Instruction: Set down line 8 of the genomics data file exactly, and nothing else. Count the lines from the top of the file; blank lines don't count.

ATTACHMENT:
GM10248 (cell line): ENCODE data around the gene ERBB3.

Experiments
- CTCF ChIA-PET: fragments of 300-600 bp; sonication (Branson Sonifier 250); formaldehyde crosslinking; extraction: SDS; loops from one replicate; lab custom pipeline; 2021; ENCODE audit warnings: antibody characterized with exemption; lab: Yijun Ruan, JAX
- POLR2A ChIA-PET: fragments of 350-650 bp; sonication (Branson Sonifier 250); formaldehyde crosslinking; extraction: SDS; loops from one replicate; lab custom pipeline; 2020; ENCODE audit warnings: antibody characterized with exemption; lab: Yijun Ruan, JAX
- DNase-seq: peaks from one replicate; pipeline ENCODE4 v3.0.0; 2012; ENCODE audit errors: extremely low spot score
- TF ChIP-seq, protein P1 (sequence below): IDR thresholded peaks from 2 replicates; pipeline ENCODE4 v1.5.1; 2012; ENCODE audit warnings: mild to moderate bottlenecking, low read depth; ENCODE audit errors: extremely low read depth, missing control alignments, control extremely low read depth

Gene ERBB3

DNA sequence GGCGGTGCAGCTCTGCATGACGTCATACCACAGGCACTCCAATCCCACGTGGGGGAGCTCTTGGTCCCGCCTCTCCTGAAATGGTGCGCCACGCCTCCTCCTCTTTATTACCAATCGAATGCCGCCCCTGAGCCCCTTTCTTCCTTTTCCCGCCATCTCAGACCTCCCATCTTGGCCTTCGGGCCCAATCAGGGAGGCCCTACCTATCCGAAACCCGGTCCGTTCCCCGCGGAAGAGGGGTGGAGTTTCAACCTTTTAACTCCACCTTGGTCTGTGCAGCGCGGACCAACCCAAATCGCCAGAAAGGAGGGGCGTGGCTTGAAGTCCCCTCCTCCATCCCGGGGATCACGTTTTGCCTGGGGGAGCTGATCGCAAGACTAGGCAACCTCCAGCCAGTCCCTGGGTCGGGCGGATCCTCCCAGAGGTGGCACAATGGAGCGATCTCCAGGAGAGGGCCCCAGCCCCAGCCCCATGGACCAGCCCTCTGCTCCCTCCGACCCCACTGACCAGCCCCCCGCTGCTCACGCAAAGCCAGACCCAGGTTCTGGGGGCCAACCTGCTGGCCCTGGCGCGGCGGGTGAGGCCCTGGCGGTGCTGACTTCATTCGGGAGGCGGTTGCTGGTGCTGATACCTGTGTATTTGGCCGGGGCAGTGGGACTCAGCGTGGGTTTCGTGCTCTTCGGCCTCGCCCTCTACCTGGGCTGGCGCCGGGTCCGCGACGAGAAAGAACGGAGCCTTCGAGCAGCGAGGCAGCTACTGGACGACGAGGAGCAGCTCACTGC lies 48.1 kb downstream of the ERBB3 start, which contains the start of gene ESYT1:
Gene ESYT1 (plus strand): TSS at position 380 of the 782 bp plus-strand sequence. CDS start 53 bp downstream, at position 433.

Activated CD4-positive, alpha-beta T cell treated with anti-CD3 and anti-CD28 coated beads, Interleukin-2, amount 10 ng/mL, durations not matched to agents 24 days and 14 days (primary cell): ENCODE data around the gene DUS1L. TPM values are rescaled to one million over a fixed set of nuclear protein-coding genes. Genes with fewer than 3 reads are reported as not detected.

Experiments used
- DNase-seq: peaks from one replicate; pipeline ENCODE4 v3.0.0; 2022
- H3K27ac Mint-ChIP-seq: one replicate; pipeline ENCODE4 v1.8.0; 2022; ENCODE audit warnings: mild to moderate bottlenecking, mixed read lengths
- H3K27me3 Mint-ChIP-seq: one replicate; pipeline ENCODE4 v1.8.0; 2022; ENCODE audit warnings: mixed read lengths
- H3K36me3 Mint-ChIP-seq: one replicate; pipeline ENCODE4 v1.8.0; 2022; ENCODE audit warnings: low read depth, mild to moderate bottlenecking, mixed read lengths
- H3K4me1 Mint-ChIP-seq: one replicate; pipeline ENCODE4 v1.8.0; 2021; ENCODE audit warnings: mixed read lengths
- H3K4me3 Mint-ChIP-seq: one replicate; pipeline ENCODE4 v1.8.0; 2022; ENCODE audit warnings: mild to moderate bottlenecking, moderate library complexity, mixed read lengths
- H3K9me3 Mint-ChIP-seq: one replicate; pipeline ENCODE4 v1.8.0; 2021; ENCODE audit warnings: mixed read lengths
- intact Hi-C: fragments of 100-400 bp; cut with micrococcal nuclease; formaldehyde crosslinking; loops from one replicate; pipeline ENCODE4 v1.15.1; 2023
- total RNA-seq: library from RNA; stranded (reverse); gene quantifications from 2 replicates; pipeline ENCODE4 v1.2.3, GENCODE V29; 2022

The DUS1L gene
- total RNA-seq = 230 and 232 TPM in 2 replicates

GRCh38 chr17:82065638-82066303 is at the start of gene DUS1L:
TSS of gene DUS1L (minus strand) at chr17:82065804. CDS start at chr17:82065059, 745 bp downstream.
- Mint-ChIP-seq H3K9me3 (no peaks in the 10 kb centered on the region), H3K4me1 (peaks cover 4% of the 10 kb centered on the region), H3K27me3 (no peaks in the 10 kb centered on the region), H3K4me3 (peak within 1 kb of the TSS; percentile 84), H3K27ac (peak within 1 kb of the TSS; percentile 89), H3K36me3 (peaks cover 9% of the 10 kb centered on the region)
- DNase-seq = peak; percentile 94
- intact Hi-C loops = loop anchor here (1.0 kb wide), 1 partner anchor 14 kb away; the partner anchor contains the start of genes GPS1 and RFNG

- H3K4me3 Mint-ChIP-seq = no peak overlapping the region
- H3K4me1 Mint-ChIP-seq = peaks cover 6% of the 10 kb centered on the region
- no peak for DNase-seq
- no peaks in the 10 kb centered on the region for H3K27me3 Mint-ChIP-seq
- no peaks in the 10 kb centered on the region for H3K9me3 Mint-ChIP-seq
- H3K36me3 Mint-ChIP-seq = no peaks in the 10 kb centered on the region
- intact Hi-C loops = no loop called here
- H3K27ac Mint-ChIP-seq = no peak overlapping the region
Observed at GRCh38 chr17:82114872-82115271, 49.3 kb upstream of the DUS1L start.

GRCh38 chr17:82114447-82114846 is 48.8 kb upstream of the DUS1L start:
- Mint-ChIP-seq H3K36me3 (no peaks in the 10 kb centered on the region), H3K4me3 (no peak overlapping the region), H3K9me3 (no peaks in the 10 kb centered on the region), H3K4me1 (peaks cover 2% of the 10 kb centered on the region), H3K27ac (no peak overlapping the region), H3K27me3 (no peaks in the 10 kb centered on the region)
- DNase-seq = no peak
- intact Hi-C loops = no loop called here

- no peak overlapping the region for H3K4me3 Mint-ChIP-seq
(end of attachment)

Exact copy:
DNA sequence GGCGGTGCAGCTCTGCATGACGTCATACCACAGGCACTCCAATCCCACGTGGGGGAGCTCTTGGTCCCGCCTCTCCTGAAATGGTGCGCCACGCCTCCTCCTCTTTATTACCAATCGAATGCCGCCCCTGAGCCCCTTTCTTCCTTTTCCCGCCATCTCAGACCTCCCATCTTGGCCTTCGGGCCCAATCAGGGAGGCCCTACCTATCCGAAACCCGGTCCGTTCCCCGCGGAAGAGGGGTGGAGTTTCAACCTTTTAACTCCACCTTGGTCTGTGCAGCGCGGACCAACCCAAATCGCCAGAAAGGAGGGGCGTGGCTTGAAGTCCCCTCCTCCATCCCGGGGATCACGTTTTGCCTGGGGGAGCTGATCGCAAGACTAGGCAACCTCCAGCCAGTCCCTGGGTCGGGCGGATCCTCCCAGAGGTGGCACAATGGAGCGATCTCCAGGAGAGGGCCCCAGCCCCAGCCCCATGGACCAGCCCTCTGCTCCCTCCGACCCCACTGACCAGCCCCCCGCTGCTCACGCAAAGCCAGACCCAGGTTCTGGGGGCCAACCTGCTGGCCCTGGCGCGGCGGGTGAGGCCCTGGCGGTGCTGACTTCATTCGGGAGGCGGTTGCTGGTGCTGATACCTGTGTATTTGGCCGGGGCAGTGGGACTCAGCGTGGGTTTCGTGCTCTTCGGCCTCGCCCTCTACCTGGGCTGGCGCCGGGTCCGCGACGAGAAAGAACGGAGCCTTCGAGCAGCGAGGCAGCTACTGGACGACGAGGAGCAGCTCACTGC lies 48.1 kb downstream of the ERBB3 start, which contains the start of gene ESYT1: